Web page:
The Internet and the Social Economy

Local economies are our opportunity to build a truly social economy.  Their social dimension distinguishes local economies from neo-liberal economic practices.  These favour accumulation of wealth and power in remote places, beyond democratic accountability.

What Makes an Economy Local?

Ideally, local or social economies

  • Pay their staff the real living wage (higher than the government’s national living wage) or more. This is an effective way to get money circulating in the economy.
  • Pay their taxes. Tax avoidance is legal but distinguish using avoidance intended by legislation, eg ISAs, from using legislation in ways never intended, eg complex offshore accounts.  Taxes keep money circulating by redistributing it throughout the economy.  Whilst we might argue with specific applications of tax, even applications we disapprove of keep money circulating.  What is not acceptable are tax avoidance methods that take money out of circulation.
  • Invest in the local economy, both time and money.
  • Use local suppliers

Local businesses benefit more people than entrepreneurs and their immediate families.  It seems we live at a time when this is not generally understood.  Contrast the era of great industrial families, whose names are still found in buildings and parks around our cities.  They took pride in their cities.  This is not to say they were perfect, conditions in their factories were often appalling but their vision was wider than immediate family.

The characteristics listed are aspirations for many local businesses.  I would love to employ staff, pay taxes and invest locally but my business cannot support these at present.

This does not amount to a full description of the local economy.  Those elements not described as business are missing.  Community activity, sometimes called the core economy,  builds relationships and supports local businesses.

Much remains unchanged since the growth of the Internet.  Businesses and their customers still need to meet face-to-face and the networking and referral approaches that worked before the Internet, still do.

How the Internet Contributes

Here are some approaches, where the Internet supports the local economy:

  • Brochures are perhaps the easiest to represent online. A brochure site has several advantages.  It is cheaper than paper, requires little maintenance and can support more adventurous forays into online local marketing.  Brochures work best as part of a vigorous in-person marketing campaign.  Refer contacts to your site to learn more, before or after a one-to-one meeting.  Good brochure sites help referral marketers refer a business to a potential customer.
  • Make purchases – this is the obvious one for organisations that offer information products or deliver physical products to the doorstep.
  • Registration on the website helps maintain contact with customers. Invite people to sign-up at meetings or complete a form online.  Many businesses invite visitors to their site to sign-up as a way of maintaining contact.  Registration with a purchase, maintains contact with customers.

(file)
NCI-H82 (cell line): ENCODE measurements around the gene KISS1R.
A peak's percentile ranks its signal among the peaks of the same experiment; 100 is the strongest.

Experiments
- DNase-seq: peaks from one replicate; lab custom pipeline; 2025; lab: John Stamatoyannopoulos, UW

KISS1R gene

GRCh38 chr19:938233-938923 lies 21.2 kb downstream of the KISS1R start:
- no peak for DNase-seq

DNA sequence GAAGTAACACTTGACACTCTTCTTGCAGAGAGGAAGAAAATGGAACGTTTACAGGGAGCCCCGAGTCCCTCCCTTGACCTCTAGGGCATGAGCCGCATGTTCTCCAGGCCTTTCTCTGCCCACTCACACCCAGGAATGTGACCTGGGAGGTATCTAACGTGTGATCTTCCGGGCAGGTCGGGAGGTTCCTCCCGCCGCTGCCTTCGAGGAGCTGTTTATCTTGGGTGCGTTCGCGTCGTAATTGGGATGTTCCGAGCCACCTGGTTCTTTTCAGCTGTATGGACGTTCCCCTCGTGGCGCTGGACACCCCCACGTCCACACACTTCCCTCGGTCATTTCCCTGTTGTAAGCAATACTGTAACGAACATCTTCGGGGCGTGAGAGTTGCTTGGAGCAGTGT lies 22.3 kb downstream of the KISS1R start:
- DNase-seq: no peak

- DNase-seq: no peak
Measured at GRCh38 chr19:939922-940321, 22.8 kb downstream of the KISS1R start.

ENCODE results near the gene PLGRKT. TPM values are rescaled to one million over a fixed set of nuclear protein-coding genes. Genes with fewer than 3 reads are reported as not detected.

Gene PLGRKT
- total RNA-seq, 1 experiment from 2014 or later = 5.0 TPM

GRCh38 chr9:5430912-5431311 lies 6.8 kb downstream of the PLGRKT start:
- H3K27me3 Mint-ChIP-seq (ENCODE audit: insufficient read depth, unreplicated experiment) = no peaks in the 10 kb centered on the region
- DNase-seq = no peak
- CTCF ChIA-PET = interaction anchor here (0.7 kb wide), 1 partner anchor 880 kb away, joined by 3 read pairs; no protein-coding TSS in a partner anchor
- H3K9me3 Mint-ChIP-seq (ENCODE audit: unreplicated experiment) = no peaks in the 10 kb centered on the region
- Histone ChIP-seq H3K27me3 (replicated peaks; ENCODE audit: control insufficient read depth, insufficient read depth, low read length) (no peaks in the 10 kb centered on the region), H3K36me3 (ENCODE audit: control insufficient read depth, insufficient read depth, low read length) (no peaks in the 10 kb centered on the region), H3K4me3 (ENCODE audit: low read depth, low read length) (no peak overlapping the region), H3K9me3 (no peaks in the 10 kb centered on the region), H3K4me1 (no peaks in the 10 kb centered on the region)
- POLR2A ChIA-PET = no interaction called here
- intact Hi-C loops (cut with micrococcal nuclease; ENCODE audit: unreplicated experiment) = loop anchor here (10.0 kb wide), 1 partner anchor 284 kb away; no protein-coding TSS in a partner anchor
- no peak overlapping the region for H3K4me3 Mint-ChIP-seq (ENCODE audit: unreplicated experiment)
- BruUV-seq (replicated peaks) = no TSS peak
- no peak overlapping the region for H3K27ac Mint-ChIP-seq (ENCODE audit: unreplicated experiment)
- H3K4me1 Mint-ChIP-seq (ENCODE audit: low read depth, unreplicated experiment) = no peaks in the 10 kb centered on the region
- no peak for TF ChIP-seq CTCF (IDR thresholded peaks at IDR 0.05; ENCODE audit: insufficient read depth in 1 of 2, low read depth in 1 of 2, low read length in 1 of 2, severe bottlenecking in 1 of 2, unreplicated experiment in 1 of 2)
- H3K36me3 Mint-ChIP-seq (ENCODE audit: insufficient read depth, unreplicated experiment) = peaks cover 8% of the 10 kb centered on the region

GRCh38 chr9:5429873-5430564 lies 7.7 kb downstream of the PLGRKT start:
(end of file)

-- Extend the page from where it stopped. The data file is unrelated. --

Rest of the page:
• Websites can offer opportunities to join a membership organisation with online privileges.
  • Email lists can be valuable and there are opportunities to use them locally. A shop might tell subscribers of special offers or new products or services.  Or it could provide services, eg a food shop might publish recipes and offer special deals on the ingredients.
  • CRM – Customer Relations Management – is a massive area covering the storing of information and providing services to customers. It includes ability to chat with customers online.
  • Locating businesses – imagine you can use an app on your mobile phone to find the nearest business matching your requirements.
  • Mapping – or an app that shows you a map of the neighbourhood and the businesses in it.
  • Portmanteau sites are where several businesses with something in common, eg location, develop a joint portal to promote their collective presence.
  • Local currencies are usually managed online.

How to Work Locally

What do we want to do locally and how can it be supported online?  Begin with the local, in-person dimension and ask how to support it online.

The big advantage of the local economy is its potential to develop in-person relationships.  Customers use local services because they know like and trust the owners.  These relationships are the bedrock of local economies.  When we trade with local businesses, we have a good idea where the economic benefit is going and as much as possible will circulate locally.

The Internet can support local economic activity but is not central to it.  The strength of the local economy is its capacity to build relationships that keep it going.  Relationships come first; when business comes first, it inevitably leads to burnout at best and dishonesty at worst.

Businesses are part of a web of relationships that can make business practice much easier.  Well-designed interventions, such as local currencies, build on existing community relationships.  They depend on trust, which is why they have no financial value outside of their community of origin.

What are the practical advantages to putting relationships first in business?

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About the Author

I've been a community development worker since the early 1980s in Tyneside, Teesside and South Yorkshire. I've also worked nationally for the Methodist Church for eight years supporting community projects through the church's grants programme. These days I am developing an online community development practice combining non-directive consultancy, strategic management, participatory methods and development work online and offline. If you're interested contact me for a free consultation.

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